With guilt of his own fin, for he himself
Insatiable of glory had lost all,
Yet of another plea bethought him soon.

Of glory, as thou wilt, laid he, so deem, Igo
Worth or not worth the seeking, let it pass :
But to a kingdom thou art born, ordaind
To sit upon thy father David's throne ;
By mother's side thy father'; though thy right .
Be now in pow'rful hands, that will not part 155
Easily from poffeflion won with arms :
Judæa now and all the promis'd land,
Reduc'd a province under Roman yoke,
Obeys Tiberius ; nor is always ruld
With temp’rate sway ; oft have they violated 160
The temple, oft the law with foul affronts,
Abominations rather, as did once
Antiochus : and think'st thou to regain
Thy right by sitting kill or thus retiring ?
So did not Maccabeus : he indeed
Retir d unto the desert, but with arıns ;
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And

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And o’er a mighty king so oft prevail'd,
That by strong hand-his family obtain'd,
Though priests, the crown, and David's throne

ufurp'd,
With Modin and her suburbs once content.

170 If kingdom move thee not, let move thee zeal And duty ; zeal and duty are not-flow; But on occasion's forelock watchful wait. They themselves rather are occasion best, Zeal of thy Father's house, duty to free Thy country from her Heathen servitude

i So íhalt thou best fulfil, best verify The prophets old, who fung thy endless reign ; The happier reign the fooner it begins ; Reign then ; what canst thou better do the while ?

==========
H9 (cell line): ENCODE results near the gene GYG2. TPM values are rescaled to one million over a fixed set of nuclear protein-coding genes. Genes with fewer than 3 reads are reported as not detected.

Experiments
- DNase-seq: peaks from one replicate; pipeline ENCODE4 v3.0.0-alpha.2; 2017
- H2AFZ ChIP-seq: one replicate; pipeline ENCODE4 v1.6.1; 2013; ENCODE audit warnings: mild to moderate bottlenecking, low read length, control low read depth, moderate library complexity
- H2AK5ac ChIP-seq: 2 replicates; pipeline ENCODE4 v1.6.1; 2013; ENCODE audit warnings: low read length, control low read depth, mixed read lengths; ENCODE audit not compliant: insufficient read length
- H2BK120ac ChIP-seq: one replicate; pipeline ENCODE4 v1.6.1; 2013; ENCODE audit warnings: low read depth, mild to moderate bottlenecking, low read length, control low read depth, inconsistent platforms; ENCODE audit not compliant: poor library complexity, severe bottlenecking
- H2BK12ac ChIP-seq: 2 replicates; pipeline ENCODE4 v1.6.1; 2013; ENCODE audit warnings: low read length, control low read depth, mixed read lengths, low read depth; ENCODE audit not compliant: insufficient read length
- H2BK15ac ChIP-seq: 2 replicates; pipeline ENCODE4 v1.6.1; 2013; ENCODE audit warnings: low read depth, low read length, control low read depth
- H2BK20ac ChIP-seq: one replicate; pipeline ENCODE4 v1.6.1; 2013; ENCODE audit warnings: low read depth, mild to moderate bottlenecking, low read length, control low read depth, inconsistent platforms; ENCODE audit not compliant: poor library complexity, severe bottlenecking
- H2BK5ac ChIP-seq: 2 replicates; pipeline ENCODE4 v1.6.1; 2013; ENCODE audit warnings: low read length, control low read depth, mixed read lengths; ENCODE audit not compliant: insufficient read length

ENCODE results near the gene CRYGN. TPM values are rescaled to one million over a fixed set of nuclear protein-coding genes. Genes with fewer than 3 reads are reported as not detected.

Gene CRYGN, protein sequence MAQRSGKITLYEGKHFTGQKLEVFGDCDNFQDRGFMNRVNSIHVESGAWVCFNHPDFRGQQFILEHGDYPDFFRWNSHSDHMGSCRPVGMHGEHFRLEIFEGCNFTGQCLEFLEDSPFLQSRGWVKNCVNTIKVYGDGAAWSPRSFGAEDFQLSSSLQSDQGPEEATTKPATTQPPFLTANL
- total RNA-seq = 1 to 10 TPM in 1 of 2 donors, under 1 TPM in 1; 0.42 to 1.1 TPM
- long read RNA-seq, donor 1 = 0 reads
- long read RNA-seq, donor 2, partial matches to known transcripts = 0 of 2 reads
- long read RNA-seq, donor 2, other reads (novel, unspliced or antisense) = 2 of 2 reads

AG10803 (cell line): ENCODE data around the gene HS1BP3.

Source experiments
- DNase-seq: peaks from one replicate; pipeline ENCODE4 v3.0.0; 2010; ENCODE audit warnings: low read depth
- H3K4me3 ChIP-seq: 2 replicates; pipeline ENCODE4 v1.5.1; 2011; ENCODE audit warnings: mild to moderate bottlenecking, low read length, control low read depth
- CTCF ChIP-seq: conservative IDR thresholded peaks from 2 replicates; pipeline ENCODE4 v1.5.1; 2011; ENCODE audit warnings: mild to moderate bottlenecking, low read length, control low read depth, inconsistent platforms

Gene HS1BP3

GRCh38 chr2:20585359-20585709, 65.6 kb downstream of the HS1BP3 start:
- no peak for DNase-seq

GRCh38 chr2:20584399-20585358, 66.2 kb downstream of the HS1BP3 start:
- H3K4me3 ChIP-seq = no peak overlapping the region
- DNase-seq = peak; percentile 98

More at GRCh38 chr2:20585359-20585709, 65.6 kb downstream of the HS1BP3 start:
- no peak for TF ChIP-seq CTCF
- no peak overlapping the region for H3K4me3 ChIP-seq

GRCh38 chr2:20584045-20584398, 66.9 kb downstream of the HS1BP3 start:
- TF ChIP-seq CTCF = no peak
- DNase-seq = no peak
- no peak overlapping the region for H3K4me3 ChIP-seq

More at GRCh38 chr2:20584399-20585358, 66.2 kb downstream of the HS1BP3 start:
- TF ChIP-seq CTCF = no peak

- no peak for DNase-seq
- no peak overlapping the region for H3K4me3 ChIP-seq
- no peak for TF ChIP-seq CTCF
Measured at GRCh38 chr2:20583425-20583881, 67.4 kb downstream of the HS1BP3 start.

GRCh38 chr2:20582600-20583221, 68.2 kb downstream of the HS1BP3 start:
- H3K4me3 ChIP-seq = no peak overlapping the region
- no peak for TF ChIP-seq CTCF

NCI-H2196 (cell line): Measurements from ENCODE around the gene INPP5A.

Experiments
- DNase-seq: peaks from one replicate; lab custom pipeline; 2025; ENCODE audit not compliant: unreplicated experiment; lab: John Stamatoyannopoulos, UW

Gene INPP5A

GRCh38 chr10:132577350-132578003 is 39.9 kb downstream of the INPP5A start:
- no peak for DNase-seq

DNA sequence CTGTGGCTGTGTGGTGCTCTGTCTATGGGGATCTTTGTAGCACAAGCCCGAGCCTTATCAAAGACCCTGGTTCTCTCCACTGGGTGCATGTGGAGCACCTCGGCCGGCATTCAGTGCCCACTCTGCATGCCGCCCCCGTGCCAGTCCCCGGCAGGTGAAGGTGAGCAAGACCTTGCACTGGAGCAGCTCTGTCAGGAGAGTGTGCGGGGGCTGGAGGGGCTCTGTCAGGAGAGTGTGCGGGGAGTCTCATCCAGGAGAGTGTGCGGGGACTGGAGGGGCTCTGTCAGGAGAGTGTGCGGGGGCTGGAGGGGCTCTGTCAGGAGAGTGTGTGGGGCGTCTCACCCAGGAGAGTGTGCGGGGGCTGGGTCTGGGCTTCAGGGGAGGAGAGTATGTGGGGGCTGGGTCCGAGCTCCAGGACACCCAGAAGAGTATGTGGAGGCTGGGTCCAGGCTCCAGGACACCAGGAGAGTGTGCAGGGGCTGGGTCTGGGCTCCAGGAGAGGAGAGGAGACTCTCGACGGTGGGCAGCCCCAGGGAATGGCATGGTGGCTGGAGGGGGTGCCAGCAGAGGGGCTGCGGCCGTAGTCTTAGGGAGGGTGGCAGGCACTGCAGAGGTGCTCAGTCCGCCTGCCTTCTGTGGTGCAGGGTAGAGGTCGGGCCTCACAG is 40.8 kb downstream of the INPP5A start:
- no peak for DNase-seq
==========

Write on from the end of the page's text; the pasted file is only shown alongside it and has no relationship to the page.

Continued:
To whom our Saviour answer thus return'd, All things are best fulfill'd in their due time, And time there is for all things, Truth hath said : If of my reign prophetic Writ hath told, That it shall never end, so when begin The Father in his purpose hath decreed, He in whose hand all times and seasons roll, What if he hath decreed that I shall first Be try'd in humble state, and things adverse, By tribulations, injuries, insults,

190 Contempts, and fcorns, and snares, and violence, Suffering, abstaining, quietly expecting, Without distrust or doubt, that he may

know What I can fuífer, how obey? who best Can suffer, best can do ; belt reign, who first 195 Well hath obey'd ; just trial ere I merit My exaltation without change or end. But what concerns it thee when I begin My everlasting kingdom, why art thou Solicitous, what moves thy inquisition ?

Know'ft

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Know'st thou not that my rising is thy fall,
And my promotion will be thy destruction ?

To whom the Tempter inly rack'd reply'd.
Let that come when it comes; all hope is lost
Of my reception into grace ; what worse ?
For where no hope is left, is left no fear :
If there be worse, the expectation more
Of worse torments me than the feeling can.
I would be at the worst ; worst is my port,
My harbour and my ultimate repofe,
The end I would attain, my final good.
My error was my error, and my crime
My crime ; whatever for itself condemn'd,
And will alike be punish’d, whether thou
Reign or veign not; though to that gentle brow 215
Willingly I could Ay, and hope thy reign,
From that placid afpéct and meek regard,
Rather than aggravate my evil state,
Would stand between me and thy Father's ire
(Whofe ire I dread more than the fire of Hell) 220
A felter and a kind of shading cool
Interpofition, as a summer's cloud.
If I then to the worst that can be haste,
Why move thy feet fo flow to what is best,
Happiest both to thyself and all the world,
That thou who worthiest art should'st be their king ?
Perhaps thou linger'st in deep thoughts detain'd
Of tho enterprise fo hazardous and high;
No wonder, for though in thee be united
What of perfection can in man be found,

230 Or human nature can receive, consider Thy life hath yet been private, most part spent At home, scarce view'd the Galilean towns, And once a year Jerusalem, few days 234 Short fojourn ; and what thence could it thou observe ?

The